1 Use soft-bristled toothbrushes: When buying a toothbrush, choose one with soft bristles.
"When you brush your teeth, remember that you are also brushing soft gums," said Dr Edwin Heng, a periodontist at Specialist Dental Group (Gleneagles).
"If you use something hard against something soft, there will be trauma and the gums will start to recede."
It is also important to select the appropriate toothbrush size for your mouth to make sure that you can reach all of your teeth easily, said Dr See Toh Yoong Liang, a consultant at the prosthodontics unit at the department of restorative dentistry at National Dental Centre Singapore.
"If the head of the brush is too big, it may be difficult for you to reach the teeth at the back of your mouth."
A toothbrush with a rubber grip can be easier to hold, he added.
There are also trendy types, such as charcoal toothbrushes, but there is no evidence that they help with halitosis (bad breath), as claimed.
For those who have gum problems or very sensitive teeth, ultrasoft toothbrushes are a good option.
And people with arthritis or poor manual dexterity may find electric toothbrushes useful.
"This group will benefit from using electric toothbrushes as certain varieties that come with oscillating bristles, especially the ones that work in circular motions as well as back and forth, are as effective as manual brushing in removing plaque," said Dr See Toh.
2 Use three or four toothbrushes a year
Do not stint on toothbrushes. Change them every three or four months, as toothbrush bristles will start to fray over time and will not be as effective in doing its job.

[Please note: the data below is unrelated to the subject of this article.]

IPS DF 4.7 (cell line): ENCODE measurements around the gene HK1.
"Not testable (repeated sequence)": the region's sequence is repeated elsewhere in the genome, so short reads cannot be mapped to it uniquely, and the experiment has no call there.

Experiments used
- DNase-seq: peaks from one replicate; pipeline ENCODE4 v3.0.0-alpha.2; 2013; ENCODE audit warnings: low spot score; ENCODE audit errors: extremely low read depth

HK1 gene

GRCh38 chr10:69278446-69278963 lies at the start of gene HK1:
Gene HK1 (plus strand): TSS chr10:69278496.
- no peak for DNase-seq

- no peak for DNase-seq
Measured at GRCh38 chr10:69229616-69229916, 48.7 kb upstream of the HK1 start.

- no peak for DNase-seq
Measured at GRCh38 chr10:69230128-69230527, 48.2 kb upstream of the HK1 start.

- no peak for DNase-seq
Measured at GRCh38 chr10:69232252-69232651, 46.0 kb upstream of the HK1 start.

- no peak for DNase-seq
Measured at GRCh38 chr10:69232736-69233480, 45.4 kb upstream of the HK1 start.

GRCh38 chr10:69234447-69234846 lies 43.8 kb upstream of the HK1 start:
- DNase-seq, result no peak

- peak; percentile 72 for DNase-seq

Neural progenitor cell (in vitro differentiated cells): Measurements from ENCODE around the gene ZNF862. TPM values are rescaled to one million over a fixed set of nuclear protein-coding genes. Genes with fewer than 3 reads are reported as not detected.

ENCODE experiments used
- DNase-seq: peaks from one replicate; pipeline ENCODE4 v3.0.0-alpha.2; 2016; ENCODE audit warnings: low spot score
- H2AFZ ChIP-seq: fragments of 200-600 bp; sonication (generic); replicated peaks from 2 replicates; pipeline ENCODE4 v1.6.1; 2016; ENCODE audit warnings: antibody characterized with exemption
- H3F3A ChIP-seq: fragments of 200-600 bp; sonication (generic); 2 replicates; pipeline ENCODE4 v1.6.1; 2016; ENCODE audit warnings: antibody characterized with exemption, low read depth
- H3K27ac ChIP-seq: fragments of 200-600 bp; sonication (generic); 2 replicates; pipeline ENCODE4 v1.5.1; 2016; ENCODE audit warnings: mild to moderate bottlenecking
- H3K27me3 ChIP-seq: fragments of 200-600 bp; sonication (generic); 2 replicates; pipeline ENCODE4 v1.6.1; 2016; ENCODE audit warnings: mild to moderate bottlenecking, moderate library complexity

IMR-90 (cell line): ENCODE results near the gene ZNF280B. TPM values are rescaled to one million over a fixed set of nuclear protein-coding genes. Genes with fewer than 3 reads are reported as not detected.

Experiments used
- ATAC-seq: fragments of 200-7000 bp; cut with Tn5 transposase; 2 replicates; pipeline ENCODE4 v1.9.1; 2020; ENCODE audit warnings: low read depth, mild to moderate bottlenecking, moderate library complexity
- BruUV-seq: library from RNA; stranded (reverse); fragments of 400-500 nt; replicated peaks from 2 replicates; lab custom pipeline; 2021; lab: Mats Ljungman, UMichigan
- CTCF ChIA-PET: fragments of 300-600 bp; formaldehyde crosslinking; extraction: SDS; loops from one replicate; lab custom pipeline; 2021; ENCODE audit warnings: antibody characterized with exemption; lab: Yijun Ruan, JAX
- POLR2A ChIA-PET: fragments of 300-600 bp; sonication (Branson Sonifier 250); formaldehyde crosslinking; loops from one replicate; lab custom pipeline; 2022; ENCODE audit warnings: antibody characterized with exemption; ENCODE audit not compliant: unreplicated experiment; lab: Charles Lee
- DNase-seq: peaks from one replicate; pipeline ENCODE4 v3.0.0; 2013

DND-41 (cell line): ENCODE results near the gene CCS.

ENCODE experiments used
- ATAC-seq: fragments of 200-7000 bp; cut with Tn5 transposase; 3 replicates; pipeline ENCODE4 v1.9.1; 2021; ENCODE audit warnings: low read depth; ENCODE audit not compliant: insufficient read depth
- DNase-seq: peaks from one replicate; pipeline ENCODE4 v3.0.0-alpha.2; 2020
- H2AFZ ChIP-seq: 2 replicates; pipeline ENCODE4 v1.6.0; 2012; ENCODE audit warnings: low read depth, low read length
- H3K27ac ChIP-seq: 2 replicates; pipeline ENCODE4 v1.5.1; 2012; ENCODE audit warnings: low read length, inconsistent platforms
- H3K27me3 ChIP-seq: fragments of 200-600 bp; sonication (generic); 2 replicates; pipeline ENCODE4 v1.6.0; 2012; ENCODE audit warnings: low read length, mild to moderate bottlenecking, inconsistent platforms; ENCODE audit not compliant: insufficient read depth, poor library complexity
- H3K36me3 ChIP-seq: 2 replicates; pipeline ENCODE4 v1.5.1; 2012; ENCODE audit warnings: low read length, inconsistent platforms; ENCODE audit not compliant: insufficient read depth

3 Use dental floss
Flossing is the only way to get rid of the plaque from the areas between your teeth. These are the areas that your toothbrush cannot reach.
It is important to remove the plaque as it generates acid that will lead to cavities as well as gum disease.
4 Use a tongue scraper
Whether or not you use a tongue scraper, it is important to clean the tongue.
"This helps to remove bacteria, decaying food debris, fungi and dead cells from the surface of the tongue which also contribute to halitosis," said Dr See Toh.
You can clean your tongue with the coarse back surface of some toothbrushes or tongue scrapers, though the latter may be a better choice.
Dr See Toh said: "Tongue scrapers have been shown to be more effective than toothbrushes in reducing levels of compounds on the tongue that cause halitosis."
Apart from hard plastic or stainless steel ones, tongue scrapers with soft bristles are now available in the market.
5 Use the right toothpaste
Choose a low abrasion toothpaste if you have sensitive teeth, a result of dentine exposure.
"There are tiny channels in the dentine that contain nerve endings leading to the pulp," said Dr See Toh. The pulp is the tooth's soft core which contains blood vessels and nerves.
"Toothpaste for sensitive teeth work by blocking these channels and stabilising the nerve in the tooth as they seal the dentin surface (a layer below the enamel protecting the dental pulp)."
To see benefits, long-term continuous usage is required, he added.
This article was first published on June 19, 2014. Get a copy of Mind Your Body, The Straits Times or go to straitstimes.com for more stories.